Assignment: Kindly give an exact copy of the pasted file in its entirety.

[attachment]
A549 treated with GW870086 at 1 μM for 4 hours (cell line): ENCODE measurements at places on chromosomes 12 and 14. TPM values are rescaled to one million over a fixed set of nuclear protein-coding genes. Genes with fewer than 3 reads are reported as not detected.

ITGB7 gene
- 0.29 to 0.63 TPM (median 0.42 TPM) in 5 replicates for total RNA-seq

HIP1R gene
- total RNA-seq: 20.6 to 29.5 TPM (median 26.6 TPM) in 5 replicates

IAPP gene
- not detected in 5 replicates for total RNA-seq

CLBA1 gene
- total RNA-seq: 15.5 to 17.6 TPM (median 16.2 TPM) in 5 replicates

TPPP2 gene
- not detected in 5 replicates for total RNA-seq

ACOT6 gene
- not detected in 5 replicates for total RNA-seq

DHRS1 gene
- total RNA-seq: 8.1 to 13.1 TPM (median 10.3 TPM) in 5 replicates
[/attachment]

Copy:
A549 treated with GW870086 at 1 μM for 4 hours (cell line): ENCODE measurements at places on chromosomes 12 and 14. TPM values are rescaled to one million over a fixed set of nuclear protein-coding genes. Genes with fewer than 3 reads are reported as not detected.

ITGB7 gene
- 0.29 to 0.63 TPM (median 0.42 TPM) in 5 replicates for total RNA-seq

HIP1R gene
- total RNA-seq: 20.6 to 29.5 TPM (median 26.6 TPM) in 5 replicates

IAPP gene
- not detected in 5 replicates for total RNA-seq

CLBA1 gene
- total RNA-seq: 15.5 to 17.6 TPM (median 16.2 TPM) in 5 replicates

TPPP2 gene
- not detected in 5 replicates for total RNA-seq

ACOT6 gene
- not detected in 5 replicates for total RNA-seq

DHRS1 gene
- total RNA-seq: 8.1 to 13.1 TPM (median 10.3 TPM) in 5 replicates